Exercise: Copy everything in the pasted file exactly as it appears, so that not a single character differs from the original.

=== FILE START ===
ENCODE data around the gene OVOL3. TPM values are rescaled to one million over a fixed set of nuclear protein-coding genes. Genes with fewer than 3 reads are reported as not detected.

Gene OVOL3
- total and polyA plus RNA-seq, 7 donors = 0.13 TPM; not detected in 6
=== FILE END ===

ENCODE data around the gene OVOL3. TPM values are rescaled to one million over a fixed set of nuclear protein-coding genes. Genes with fewer than 3 reads are reported as not detected.

Gene OVOL3
- total and polyA plus RNA-seq, 7 donors = 0.13 TPM; not detected in 6